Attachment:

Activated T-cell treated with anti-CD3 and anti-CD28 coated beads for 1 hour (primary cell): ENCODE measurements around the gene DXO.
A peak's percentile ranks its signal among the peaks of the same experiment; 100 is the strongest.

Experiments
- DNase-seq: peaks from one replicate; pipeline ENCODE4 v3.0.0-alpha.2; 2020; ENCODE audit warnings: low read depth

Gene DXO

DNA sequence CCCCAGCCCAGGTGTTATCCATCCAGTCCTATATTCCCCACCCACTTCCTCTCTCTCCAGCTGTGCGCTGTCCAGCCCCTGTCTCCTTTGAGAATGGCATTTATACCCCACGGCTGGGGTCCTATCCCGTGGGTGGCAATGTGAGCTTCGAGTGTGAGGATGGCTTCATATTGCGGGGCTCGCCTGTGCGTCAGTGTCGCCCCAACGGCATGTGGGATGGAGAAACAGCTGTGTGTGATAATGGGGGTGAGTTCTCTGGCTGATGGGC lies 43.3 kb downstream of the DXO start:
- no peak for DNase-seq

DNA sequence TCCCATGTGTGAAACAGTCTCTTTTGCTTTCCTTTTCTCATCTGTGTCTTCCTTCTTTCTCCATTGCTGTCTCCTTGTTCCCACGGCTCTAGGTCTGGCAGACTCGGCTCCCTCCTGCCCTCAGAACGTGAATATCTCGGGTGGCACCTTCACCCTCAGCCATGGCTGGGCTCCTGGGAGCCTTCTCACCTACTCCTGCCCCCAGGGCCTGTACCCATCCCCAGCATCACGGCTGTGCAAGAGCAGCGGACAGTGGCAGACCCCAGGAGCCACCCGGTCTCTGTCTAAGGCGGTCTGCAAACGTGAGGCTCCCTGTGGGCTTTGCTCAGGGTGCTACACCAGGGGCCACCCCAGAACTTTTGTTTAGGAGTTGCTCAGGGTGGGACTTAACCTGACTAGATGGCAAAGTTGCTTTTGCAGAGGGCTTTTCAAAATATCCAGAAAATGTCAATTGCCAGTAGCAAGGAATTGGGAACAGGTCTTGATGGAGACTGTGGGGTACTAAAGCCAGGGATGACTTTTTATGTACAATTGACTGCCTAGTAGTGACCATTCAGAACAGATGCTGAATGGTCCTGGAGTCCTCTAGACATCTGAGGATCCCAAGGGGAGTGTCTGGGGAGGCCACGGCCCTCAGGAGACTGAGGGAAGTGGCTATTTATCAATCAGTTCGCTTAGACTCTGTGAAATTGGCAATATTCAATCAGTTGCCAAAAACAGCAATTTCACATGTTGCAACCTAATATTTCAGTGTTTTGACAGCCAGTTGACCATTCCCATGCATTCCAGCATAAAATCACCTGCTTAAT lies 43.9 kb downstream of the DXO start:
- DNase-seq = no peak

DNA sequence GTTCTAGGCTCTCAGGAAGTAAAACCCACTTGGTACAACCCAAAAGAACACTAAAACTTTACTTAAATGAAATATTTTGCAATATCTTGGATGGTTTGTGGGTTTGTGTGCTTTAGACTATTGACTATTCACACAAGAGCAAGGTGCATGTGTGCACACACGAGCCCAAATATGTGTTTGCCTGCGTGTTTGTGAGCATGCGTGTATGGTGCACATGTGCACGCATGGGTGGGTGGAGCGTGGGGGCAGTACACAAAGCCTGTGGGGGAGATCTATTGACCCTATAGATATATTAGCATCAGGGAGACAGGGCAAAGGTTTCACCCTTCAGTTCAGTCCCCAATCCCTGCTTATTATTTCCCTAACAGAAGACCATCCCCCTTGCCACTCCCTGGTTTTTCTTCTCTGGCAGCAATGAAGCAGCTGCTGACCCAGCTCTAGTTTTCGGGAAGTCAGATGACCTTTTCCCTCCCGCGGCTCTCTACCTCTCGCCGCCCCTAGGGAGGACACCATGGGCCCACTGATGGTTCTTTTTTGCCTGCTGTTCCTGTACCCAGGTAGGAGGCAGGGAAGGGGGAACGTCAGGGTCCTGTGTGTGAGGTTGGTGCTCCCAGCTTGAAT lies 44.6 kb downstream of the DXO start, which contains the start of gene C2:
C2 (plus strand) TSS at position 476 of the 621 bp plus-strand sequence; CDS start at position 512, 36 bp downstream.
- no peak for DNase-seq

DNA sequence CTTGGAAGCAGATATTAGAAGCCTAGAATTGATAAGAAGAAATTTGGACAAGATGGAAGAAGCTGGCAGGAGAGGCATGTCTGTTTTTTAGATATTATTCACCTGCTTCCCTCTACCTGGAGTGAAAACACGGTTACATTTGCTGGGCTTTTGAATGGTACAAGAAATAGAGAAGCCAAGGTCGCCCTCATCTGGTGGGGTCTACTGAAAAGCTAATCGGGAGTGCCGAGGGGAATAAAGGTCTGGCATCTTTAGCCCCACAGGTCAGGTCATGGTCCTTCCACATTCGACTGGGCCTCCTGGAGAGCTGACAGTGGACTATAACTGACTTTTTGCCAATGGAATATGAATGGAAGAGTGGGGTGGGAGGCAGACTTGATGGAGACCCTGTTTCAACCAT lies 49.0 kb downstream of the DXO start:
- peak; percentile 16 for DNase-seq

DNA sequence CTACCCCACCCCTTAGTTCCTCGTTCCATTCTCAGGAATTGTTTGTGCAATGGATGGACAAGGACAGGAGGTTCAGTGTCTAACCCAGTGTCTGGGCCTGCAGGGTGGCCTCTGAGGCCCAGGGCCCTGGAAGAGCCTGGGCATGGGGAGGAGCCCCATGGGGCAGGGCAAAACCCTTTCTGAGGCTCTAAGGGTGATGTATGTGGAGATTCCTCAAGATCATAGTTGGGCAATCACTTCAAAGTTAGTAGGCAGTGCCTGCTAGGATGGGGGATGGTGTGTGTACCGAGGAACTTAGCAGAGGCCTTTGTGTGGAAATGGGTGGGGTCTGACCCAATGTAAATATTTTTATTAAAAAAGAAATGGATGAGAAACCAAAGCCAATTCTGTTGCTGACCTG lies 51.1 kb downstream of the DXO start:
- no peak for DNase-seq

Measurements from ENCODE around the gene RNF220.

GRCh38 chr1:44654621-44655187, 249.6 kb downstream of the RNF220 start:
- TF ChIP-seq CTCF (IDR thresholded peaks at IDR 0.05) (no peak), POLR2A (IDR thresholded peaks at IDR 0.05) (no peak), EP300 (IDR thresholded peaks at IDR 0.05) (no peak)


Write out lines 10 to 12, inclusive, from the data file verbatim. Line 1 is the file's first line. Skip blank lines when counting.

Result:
DNA sequence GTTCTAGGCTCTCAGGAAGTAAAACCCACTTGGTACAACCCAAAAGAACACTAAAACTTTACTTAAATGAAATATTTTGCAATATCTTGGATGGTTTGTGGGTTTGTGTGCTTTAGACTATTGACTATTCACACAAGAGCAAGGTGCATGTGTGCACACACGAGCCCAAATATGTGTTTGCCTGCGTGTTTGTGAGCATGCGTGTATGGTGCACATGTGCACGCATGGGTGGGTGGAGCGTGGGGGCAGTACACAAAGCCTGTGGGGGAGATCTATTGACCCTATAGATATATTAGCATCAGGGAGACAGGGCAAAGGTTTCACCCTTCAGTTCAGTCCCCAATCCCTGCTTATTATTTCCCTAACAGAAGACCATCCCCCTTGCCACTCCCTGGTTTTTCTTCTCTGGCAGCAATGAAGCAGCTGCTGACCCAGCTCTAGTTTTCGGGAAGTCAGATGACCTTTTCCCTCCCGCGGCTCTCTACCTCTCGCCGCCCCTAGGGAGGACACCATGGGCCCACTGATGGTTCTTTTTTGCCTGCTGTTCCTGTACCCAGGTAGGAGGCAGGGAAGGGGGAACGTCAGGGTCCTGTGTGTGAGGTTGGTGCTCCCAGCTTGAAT lies 44.6 kb downstream of the DXO start, which contains the start of gene C2:
C2 (plus strand) TSS at position 476 of the 621 bp plus-strand sequence; CDS start at position 512, 36 bp downstream.
- no peak for DNase-seq